Death of Socrates


The Examined Life derives its name from a quote by the father of Western Philosophy: Socrates.

He said, “The unexamined life is not worth living.”

Socrates said this to a court of jurors who had just condemned him to die for speaking out against the law and justice system of Athens. Throughout the trial, Socrates refused to relinquish his position despite threats of severe punishment, exile and finally death. He said this because he believed that any life in which a person sacrifices their values and integrity for any reason is not one worth living. Socrates wouldn’t give in to the pressures of his peers, society or superiors.

He lived The Examined Life.

This is his story.

In 399 BC, Socrates spoke out against the court of Athens, declaring them to be unjust.

Socrates was later condemned to die.

In his trial, his accusers charged Socrates with the corruption of the young people of Athens and of his impiety towards the gods of Athens.

In his defence, Socrates mocked his accusers; saying they spoke in lofty and verbose speech in an attempt to be persuasive; thinking themselves to be intelligent. He would then famously (and paradoxically) say that he was ignorant and that whatever knowledge he possessed came from knowing that he knew nothing.

The trial was long and arduous, yet Socrates stuck to his values and retained his integrity. He defended himself well, and when the votes were cast, the guilt of Socrates was determined by a narrow margin in the jury–astoundingly as big as 3000 Athenians.

At this time in Athens, in cases where the penalty of death was likely to arise, the law required the prosecutor and defendant to each propose a penalty for their actions.

Obviously, Socrates’ accusers proposed the penalty of death; this is no surprise (Socrates had been a thorn in the side of many arrogant men and wealthy politicians and his death would benefit them).

Now for Socrates’ proposal.

Socrates said that he should be treated as a benefactor to the city of Athens and that he should be given free meals for life (a privilege reserved exclusively for Olympic champions, war heroes, and patrons of Athens).

After the court’s immediate dismissal of the proposed reward, Socrates then considered his accusers’ offers of imprisonment and banishment, before suggesting a counter-offer of a fine for 100 drachmae (basically 5$).

Enraged, The court then sentenced Socrates to die by hemlock, a punishment he would accept nobly and with grace.

In his final response, Socrates says that “the prospect of death does not absolve me from following the path of goodness and truth,” and that “the unexamined life is not worth living.”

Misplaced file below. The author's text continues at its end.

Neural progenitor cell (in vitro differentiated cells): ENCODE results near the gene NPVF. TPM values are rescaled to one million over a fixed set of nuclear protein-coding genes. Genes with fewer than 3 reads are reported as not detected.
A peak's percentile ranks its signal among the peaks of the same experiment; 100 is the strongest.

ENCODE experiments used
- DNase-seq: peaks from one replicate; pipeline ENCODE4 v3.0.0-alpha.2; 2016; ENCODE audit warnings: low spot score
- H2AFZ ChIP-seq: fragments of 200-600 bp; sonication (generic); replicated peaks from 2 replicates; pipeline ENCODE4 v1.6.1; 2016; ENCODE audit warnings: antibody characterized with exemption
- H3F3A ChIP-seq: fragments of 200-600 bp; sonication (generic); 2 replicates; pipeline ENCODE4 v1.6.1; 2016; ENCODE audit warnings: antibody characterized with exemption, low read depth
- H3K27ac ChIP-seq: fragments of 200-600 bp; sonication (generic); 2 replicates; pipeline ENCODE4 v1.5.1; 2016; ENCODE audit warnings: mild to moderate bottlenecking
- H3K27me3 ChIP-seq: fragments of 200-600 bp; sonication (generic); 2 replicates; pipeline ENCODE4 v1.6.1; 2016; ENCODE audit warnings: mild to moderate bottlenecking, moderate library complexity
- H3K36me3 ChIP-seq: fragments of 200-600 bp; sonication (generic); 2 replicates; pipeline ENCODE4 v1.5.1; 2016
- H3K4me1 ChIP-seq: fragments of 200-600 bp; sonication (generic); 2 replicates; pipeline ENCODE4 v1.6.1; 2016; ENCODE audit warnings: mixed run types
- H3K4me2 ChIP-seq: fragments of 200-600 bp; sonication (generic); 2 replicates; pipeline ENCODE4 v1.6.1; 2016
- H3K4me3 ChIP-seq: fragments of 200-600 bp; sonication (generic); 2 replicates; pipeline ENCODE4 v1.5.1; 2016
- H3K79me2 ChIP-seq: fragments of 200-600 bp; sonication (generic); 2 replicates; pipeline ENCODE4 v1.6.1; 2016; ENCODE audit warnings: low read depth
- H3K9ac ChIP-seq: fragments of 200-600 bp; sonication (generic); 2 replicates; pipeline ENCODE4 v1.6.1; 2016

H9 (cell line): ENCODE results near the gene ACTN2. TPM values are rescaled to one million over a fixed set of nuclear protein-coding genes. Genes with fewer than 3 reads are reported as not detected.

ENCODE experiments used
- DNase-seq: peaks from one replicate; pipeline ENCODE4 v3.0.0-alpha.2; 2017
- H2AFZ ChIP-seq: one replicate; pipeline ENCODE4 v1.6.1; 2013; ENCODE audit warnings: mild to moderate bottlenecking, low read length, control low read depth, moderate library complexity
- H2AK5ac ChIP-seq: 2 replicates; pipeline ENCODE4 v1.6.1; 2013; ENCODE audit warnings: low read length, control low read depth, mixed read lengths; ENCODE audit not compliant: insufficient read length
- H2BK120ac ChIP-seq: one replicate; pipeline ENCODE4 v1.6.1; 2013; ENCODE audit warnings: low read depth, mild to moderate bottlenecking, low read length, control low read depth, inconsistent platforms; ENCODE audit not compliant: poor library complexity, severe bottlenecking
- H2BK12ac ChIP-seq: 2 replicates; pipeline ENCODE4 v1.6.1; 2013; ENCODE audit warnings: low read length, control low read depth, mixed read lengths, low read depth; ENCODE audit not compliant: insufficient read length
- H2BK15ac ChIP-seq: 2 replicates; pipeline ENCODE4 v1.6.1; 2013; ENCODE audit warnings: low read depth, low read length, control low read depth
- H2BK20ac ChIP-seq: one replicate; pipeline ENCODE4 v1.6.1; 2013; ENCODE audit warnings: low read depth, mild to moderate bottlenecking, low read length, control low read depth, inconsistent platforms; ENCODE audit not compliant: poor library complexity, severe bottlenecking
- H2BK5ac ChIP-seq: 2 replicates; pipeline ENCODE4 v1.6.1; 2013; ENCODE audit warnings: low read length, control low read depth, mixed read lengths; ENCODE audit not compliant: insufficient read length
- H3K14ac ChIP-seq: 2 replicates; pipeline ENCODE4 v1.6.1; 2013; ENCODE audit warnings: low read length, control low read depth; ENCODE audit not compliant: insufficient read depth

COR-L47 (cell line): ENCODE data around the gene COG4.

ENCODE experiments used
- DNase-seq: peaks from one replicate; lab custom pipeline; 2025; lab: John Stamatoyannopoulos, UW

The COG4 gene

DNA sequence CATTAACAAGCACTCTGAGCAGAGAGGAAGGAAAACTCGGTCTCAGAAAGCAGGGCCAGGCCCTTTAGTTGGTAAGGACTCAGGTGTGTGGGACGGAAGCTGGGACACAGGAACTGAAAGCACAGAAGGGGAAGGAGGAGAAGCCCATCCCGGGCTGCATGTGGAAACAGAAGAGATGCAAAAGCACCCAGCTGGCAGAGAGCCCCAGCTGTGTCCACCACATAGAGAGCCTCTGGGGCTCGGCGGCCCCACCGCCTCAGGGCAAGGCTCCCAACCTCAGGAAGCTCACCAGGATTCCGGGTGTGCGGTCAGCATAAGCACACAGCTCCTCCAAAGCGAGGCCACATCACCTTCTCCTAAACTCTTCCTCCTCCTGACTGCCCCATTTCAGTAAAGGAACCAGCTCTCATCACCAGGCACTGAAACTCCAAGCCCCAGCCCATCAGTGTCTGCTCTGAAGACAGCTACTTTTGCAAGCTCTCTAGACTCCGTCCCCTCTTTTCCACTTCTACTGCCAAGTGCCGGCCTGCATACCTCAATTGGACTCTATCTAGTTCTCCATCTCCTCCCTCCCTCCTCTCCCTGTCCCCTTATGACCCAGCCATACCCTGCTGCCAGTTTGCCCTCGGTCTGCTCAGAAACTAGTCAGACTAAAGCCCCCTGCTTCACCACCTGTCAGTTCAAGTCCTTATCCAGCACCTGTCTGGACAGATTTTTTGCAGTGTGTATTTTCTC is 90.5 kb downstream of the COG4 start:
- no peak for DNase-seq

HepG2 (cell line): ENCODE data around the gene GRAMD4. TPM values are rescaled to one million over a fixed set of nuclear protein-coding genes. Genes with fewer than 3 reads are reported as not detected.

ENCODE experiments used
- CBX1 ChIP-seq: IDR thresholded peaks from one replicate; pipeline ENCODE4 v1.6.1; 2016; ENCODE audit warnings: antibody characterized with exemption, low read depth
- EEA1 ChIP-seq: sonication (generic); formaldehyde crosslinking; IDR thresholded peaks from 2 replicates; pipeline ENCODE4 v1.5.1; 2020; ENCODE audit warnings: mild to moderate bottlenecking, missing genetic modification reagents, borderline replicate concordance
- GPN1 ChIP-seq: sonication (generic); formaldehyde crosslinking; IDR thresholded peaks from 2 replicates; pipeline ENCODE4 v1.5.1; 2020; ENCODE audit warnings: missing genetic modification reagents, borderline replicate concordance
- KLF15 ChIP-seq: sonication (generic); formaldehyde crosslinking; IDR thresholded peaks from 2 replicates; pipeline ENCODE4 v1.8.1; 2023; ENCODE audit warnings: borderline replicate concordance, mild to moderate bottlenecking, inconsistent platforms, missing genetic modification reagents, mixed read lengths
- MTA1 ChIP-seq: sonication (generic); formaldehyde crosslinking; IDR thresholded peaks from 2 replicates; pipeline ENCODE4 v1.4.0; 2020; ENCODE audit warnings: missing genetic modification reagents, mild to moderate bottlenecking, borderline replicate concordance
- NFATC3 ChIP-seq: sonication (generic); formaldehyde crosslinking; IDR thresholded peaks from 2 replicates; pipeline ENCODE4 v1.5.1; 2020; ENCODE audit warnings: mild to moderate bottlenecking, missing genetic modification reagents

There is much we can learn from Socrates.

He was humble and took pride in his life, but never grew arrogant in himself. He was aware of his flaws and especially aware of his ignorance. In fact, the Oracle of Delphi said that there was none wiser than Socrates (a fact which Socrates himself was astounded by because he knew himself to not be wise at all.)

Socrates’ pursuit of truth and knowledge and his absolute unwillingness to sacrifice his values even in the face of death is the most dignified way any human being can live their life. He was calm and collected in the face of adversity because he knew what his values were and that ultimately, these people held no power over him in any way that he respected. Socrates was a self-actualized individual who wasn’t afraid to believe in something and to stand up for it. Consider your life. What are your values? What have you wished you would’ve stood up for when you didn’t? Do you give certain people more power over you than you should? Would you die for those values? Socrates is an excellent role model for us all.

The Examined Life will aim to share and explore lessons from history and today so that we may enrich ourselves through the lessons taught by remarkable people, and live a more dignified and examined life.


The Golden Scribe

Share this post

George Botros
Chief Executive Officer

George Botros was appointed as CEO of Alta West Capital in April 2021. Prior to his role as CEO, George served as Alta West Capital’s CFO and CCO from 2014 to 2021. He has over 20 years in the lending business, participating in residential, commercial, mezzanine, and interim financing related activities.


George is also a Director of the funds Alta West administers. Prior to joining Alta West Capital, he managed Toro Financial Corporation which amalgamated with AWM Diversified MIC, an entity managed by AWC, in 2014. George was also a University Professor teaching Finance and Economics for University of Lethbridge.


George holds a Bachelor of Economics and an MBA.